Cinema | Citizen Plainview: There Will Be Blood tells a classic tale in a thoroughly new way | Film Reviews | Salt Lake City | Salt Lake City Weekly

Cinema | Citizen Plainview: There Will Be Blood tells a classic tale in a thoroughly new way 

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There’s a reason why it seems like we are seeing the same movies over and over again: We are. This is why when a movie like There Will Be Blood comes along, it is so deep-down thrilling in a way that’s both visceral and intellectual. It feels like it has re-invented cinema. It feels like nothing you’ve ever seen before. It feels, in a world so jaded by the sense that there is nothing new under the sun, like something new under the sun.

Which is weird, in its own way, because it’s very obvious that one must say, “Well, Blood has an old-fashioned kind of ambiance to it, one reminiscent of maybe Gone With the Wind, 1950s epics like Giant, and probably even Citizen Kane in many ways.” But There Will Be Blood slaps you in the face. It’s Joe Pesci in GoodFellas raging, “Do I amuse you? Do I entertain you?” Blood is not contemptuous of you; it just doesn’t care what you think about it. It is not there for you. It is there for itself. In the superbly philosophical vernacular of the moment that encompasses all the randomness of the world into a whaddaya-gonna-do shrug, it is what it is.

Writer-director Paul Thomas Anderson—who has made hard-to-like, easy-to-love movies from Boogie Nights to Punch-Drunk Love—starts out here with a painful pinch that makes you sit up and take notice. By the time he’s done with you (not that he even cares that you’re watching), he has bludgeoned you to death with his story—a simple story, really, but one that goes where it needs to because its characters are driving it. Anderson doesn’t care if you approve of what they do or of where their actions take them. Indeed, he has little control over them, because they’re strange and unknowable people.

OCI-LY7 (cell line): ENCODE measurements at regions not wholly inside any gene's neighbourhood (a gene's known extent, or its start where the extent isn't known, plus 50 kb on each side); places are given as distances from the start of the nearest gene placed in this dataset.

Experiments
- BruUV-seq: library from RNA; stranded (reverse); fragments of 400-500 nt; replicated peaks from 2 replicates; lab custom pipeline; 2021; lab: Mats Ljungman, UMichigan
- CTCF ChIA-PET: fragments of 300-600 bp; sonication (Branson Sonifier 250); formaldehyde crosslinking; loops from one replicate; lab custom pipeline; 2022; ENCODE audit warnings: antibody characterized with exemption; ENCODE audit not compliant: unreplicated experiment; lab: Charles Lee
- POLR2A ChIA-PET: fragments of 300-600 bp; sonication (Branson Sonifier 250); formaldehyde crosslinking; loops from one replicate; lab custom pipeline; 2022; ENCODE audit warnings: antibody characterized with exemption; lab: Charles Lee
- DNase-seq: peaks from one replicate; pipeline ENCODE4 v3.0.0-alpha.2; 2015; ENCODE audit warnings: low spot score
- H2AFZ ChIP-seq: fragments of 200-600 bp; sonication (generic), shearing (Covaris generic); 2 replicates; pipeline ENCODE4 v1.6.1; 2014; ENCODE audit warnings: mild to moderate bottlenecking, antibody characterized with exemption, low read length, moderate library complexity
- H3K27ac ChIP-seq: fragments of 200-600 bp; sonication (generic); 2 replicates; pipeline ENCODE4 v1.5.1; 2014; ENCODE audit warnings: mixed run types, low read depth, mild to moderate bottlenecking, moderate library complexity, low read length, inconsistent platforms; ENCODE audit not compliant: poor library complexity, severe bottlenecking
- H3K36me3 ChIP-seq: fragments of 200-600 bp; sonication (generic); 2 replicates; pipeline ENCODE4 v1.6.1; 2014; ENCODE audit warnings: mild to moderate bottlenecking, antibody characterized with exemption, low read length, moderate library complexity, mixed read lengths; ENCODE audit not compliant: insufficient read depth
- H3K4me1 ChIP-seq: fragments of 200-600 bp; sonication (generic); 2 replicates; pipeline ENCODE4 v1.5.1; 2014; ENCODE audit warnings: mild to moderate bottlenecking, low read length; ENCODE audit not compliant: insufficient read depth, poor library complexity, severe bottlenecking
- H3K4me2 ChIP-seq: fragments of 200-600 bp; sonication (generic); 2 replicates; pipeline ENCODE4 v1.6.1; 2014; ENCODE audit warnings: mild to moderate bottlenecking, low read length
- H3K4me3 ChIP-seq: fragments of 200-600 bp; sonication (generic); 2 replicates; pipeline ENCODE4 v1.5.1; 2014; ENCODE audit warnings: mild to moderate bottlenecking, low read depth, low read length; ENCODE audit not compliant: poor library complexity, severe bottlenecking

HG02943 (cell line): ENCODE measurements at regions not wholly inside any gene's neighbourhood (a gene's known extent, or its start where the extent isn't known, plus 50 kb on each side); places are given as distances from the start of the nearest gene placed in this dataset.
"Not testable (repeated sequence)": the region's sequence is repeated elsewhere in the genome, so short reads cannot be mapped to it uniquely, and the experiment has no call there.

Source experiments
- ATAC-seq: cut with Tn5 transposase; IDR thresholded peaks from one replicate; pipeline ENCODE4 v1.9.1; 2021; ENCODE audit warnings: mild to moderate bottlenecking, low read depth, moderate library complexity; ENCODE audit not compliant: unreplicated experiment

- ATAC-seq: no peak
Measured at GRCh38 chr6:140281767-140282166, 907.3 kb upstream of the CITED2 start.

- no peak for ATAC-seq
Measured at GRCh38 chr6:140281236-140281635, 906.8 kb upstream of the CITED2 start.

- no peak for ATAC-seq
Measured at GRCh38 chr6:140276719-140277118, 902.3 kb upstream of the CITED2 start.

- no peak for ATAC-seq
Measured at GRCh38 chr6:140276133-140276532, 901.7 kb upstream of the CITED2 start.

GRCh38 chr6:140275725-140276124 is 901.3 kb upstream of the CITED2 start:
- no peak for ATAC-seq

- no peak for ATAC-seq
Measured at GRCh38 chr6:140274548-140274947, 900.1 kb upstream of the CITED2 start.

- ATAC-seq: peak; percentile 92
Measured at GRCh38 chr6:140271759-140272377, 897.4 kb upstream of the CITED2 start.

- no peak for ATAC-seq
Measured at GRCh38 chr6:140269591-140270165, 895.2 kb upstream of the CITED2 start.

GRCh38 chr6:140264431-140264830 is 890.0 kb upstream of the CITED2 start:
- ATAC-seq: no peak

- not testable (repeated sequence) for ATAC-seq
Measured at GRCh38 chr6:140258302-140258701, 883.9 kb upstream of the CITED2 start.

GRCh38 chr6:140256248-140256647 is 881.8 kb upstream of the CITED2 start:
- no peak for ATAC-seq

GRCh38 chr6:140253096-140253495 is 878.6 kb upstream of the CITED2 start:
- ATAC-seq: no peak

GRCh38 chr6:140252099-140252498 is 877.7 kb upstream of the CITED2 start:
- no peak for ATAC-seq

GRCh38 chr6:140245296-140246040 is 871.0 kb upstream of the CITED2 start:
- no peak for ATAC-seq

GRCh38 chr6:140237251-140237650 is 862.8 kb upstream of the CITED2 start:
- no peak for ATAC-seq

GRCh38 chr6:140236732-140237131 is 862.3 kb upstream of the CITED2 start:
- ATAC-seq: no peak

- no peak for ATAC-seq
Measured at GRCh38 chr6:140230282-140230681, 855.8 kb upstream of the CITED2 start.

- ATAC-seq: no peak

This is all based on a portion of the novel Oil! by Upton Sinclair, and it is, of course, very much a fictional story that runs on the rules of fiction. Anderson simply makes you forget that. Blood is as effortless as it is resolutely not easy—perhaps the defining attributes of all great art—from the harsh dischord of its weirdly urgent soundtrack by Radiohead’s Jonny Greenwood, which does not attempt to disappear into the background, to the stilted yet deeply, coldly expressive performance by Daniel Day-Lewis. He stars as Daniel Plainview, turn-of-the-20th-century oilman, who comes into a small California desert town and takes it over to pump out the oil under its sands. The slow, subtle hypocrisies of Plainview’s life are the story, as greed pushes him to do ever more horrific things. The slow, subtle mood that Anderson sets with his long takes and unhurried edits lulls us into getting caught up in it all, in spite of how little the overall effort seems to court us at all.

It’s as if Anderson and Day-Lewis are reminding us that this is all a shadow play of fakery and making us forget that at the same time. It works perfectly well with the overarching story of Blood as a mythology of oil, a fairy tale for the industrial age, the story of human endeavor in the 20th century, really. Ambition and avarice drive out all other thought, with tragedy inextricably intertwined with the mucky crude; the divisiveness of modern life separates families and makes new families out of circumstance; the hardness of business clashes with the inflexibility of that other defining paradigm, religious faith and the controlling power of the preacher. Paul Dano (the silent teenage son in Little Miss Sunshine) is breathtaking as the man of the cloth who butts heads over decades with Plainview. Dano is potent and brusque and more than a match for Day-Lewis, underplaying what could have been a big, brash character and, ironically, making him all the more unforgettable the smaller and the quieter he gets.

This is one of those movies that may well vex casual moviegoers. It’s actively unpleasant in many ways, and not in any way that allows vindication at its end by vanquishing a bad guy and letting hope shine again. But that’s why we critics are praising it—not because we’re deliberately trying to be obscure, elitist, cool and superior, but because we see a lot more movies than you do, and we’re hungry for originality and daring. And we see that here, like we haven’t seen it in a long time.



Daniel Day-Lewis, Paul Dano, Dillion Freasier
Rated R

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